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As a child I remember the feeling of being part of a team. It was the greatest feeling in the world at the time. For a moment I wasn’t me and my friends weren’t them. We were Hakeem, Ralph, Chevis, McCray, and Sweet Lou. We were Glenn Davis, Alan Ashby, Dickie Thon, Kevin Bass, and Billy Hatcher. In the fall and winter we were Warren Moon, Ernest Givins, Haywood Jefferies, Mike Rozier, and Webster Slaughter. We played as if we were in the Astrodome or the Summit. We played as if H.S.E. and its crews were broadcasting our games. We played.


As I’ve grown as an adult and a parent I’ve realized a very disturbing trend. The games and sports children play these days have little to do with them. Instead of a child playing the games he or she chooses out of a love and passion for the sport, they play for their parents. This shouldn’t be considered a bad thing if it’s the child’s choice to play for their parents. I’ve seen less “want to” and witnessed more and more “have to” in these children. It saddens me. It angers me. It worries me.

By no means am I going to tell parents how to raise their children. I respect that they are the parents of their children. Who am I to suggest they are doing the wrong thing by forcing their child to play a sport when it’s so obvious the child doesn’t enjoy it? It isn’t my place to tell a parent, “It’s a shame you’re more interested in the team’s win, than the effort of your child.” I could do this, but again, who am I? It gets harder and harder for me to stand by while fathers belittle their sons for missing a ground ball in front a large crowd.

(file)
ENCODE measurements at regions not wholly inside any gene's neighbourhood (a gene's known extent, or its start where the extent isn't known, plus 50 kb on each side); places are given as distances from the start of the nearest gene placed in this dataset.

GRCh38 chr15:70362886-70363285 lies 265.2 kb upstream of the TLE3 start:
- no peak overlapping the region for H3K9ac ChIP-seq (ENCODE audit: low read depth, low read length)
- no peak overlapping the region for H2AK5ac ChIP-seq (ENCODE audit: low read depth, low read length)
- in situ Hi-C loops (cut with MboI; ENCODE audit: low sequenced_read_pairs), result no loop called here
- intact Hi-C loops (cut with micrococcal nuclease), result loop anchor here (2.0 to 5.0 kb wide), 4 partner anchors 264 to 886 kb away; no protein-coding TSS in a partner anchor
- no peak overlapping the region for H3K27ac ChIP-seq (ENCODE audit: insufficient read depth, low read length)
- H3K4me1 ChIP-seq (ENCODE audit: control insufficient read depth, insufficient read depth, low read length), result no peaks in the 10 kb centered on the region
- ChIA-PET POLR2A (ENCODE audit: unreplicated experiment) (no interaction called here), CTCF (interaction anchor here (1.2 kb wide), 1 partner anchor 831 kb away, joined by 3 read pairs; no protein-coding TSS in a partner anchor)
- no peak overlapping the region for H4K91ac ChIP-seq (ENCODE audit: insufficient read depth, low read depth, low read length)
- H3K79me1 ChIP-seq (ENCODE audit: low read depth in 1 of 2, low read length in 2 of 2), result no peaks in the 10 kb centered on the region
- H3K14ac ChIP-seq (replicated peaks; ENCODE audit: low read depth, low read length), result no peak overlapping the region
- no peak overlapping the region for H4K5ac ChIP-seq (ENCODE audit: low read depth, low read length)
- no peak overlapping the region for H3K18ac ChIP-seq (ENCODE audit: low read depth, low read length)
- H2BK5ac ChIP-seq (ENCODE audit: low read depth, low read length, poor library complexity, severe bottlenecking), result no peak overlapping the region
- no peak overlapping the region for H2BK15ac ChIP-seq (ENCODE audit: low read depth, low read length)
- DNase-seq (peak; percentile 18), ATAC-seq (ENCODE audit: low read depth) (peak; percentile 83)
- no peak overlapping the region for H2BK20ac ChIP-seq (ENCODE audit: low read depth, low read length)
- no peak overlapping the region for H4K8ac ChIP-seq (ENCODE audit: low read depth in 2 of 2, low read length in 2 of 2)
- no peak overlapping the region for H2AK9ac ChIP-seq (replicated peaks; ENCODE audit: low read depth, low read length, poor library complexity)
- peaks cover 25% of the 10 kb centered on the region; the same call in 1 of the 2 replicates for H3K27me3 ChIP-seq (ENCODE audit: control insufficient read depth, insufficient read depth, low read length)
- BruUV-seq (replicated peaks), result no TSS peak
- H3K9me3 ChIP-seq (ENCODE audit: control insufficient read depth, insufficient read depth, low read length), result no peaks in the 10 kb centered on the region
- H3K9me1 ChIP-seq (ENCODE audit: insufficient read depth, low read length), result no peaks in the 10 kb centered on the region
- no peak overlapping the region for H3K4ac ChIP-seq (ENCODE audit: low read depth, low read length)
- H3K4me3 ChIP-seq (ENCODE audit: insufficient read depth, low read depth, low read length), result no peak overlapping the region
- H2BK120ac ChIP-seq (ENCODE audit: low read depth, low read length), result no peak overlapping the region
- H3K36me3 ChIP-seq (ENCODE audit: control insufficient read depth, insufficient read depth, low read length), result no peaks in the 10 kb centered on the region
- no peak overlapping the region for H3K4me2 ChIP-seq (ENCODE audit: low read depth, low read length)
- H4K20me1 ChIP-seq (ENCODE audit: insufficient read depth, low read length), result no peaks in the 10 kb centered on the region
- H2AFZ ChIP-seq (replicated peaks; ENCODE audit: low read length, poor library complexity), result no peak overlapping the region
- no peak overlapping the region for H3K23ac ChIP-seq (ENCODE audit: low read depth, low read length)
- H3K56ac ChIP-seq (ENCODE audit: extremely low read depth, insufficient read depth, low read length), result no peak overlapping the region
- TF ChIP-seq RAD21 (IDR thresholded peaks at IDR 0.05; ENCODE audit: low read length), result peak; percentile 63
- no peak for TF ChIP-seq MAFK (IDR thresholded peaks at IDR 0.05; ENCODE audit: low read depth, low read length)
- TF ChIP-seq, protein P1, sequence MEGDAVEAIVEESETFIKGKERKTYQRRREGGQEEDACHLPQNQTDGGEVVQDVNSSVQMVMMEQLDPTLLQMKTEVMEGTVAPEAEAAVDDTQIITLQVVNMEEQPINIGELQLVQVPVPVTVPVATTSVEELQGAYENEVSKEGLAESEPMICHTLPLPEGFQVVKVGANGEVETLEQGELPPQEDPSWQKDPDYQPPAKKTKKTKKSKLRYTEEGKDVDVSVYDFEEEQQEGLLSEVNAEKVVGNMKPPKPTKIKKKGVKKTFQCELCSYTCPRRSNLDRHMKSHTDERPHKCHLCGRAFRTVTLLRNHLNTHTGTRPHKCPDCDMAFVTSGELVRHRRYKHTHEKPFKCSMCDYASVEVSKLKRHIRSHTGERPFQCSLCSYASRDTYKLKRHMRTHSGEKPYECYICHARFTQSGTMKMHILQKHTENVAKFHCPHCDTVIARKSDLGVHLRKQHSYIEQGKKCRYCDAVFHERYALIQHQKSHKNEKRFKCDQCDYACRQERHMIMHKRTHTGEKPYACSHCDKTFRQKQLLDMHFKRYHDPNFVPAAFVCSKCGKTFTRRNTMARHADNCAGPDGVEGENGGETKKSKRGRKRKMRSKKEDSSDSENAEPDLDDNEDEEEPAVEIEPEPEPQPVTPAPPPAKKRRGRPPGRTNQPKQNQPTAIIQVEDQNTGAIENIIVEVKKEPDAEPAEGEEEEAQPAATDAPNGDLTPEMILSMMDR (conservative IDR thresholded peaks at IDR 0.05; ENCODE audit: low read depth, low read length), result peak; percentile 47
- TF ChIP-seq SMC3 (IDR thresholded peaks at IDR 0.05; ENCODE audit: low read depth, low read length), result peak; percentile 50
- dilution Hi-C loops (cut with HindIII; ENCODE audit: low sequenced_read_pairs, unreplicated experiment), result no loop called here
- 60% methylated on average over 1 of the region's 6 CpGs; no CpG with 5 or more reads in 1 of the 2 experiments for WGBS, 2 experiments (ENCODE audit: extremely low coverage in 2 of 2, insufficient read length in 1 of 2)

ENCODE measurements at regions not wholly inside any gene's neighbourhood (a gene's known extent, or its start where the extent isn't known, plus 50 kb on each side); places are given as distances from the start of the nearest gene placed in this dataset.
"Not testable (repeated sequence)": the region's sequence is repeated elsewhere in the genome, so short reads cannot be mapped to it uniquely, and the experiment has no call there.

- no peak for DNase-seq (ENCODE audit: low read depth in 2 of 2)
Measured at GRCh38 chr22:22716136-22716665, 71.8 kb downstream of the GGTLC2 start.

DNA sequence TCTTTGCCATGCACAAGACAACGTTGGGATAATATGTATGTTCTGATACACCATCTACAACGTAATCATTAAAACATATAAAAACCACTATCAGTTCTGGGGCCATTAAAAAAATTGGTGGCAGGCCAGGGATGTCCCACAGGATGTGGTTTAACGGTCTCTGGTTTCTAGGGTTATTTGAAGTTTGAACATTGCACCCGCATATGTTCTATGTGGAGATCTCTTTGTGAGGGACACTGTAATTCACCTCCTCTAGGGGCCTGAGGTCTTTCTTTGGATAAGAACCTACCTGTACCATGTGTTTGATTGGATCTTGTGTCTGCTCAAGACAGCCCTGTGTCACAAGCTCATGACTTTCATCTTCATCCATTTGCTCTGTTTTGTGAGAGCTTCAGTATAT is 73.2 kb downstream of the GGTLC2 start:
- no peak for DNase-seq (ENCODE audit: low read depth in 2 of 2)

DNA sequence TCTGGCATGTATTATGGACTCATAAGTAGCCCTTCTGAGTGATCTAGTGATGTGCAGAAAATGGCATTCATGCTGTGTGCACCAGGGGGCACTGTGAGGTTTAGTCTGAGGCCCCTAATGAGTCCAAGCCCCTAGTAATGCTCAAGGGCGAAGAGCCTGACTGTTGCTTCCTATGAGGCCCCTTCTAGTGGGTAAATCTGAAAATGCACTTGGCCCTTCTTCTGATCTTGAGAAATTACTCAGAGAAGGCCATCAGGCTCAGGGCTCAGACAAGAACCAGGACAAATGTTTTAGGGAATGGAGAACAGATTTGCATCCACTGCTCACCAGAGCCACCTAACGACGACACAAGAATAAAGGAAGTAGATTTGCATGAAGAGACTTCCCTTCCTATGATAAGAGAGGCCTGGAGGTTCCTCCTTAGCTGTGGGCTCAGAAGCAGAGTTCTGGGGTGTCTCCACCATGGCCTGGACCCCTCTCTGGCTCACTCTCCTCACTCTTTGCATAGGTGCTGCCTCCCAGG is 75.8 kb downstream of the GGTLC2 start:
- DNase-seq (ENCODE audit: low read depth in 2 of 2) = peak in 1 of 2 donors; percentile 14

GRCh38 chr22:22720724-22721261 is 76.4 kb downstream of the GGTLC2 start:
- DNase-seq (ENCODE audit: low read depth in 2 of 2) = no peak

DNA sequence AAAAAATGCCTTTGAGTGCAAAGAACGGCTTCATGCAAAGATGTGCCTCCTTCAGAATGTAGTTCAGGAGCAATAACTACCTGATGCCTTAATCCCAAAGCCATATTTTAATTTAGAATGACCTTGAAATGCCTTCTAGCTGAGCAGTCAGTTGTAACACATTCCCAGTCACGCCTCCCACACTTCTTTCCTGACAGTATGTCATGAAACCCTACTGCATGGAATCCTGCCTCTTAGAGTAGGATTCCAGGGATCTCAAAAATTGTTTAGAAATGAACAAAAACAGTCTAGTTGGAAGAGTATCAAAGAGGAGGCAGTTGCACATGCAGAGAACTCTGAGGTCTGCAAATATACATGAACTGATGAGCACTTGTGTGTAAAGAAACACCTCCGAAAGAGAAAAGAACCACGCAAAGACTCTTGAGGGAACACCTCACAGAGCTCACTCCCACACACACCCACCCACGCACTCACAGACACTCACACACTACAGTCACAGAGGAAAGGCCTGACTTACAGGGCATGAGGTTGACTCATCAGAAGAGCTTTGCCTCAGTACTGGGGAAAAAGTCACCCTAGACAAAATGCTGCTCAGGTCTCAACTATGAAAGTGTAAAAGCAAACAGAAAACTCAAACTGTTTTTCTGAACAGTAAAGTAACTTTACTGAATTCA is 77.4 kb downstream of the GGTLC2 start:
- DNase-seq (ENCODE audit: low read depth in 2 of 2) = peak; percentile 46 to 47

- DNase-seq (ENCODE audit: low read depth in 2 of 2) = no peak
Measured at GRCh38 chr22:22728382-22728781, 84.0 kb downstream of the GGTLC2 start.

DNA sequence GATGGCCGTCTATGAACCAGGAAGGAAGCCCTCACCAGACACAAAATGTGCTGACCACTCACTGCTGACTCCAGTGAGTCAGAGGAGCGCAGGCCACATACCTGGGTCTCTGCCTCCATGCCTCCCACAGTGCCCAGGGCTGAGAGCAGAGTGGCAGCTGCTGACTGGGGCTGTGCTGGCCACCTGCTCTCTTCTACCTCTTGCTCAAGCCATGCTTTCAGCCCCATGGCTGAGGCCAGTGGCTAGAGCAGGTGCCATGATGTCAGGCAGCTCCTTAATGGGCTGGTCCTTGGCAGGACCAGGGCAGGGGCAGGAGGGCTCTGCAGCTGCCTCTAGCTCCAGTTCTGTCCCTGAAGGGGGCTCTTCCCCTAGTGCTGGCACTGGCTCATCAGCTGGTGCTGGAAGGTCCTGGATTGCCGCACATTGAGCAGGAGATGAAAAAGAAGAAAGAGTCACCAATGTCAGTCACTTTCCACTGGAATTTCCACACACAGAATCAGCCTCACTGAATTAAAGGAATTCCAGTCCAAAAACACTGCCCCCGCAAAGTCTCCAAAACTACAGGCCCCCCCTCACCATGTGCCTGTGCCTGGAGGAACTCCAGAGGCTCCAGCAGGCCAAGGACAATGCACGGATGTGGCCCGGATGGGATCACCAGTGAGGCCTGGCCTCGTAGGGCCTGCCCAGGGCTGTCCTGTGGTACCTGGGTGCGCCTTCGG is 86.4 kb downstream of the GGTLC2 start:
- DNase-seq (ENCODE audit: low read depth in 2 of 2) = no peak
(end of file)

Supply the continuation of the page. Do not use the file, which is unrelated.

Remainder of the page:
GBR:  FA Respect Pr Shoot - Ray Winstone 23/02/2009

It’s also getting tougher to sit in the stands next to the parents who think the officials at a junior high game are on the take and aren’t calling it both ways. Once the game is over these parents feel the need to follow Mr. Official to let him know “he shouldn’t be officiating”. It’s frustrating. When the game becomes bigger than a child’s development in said game, it becomes a problem. And this problem has spread like pythons in Florida, it happens everywhere.

The beautiful thing about sports is its ability to build confidence in a child. The ability to support and create and unbreakable bond with our children might be its best attribute. Don’t misunderstand what I’m trying to say here. I do believe in instilling discipline. I do believe in making children accountable. If handled the right way these lessons will be absorbed and a competitive edge in our children can be created.


Maybe we can witness our children playing not because they “want to”, but because they LOVE to.

Manny Palomarez


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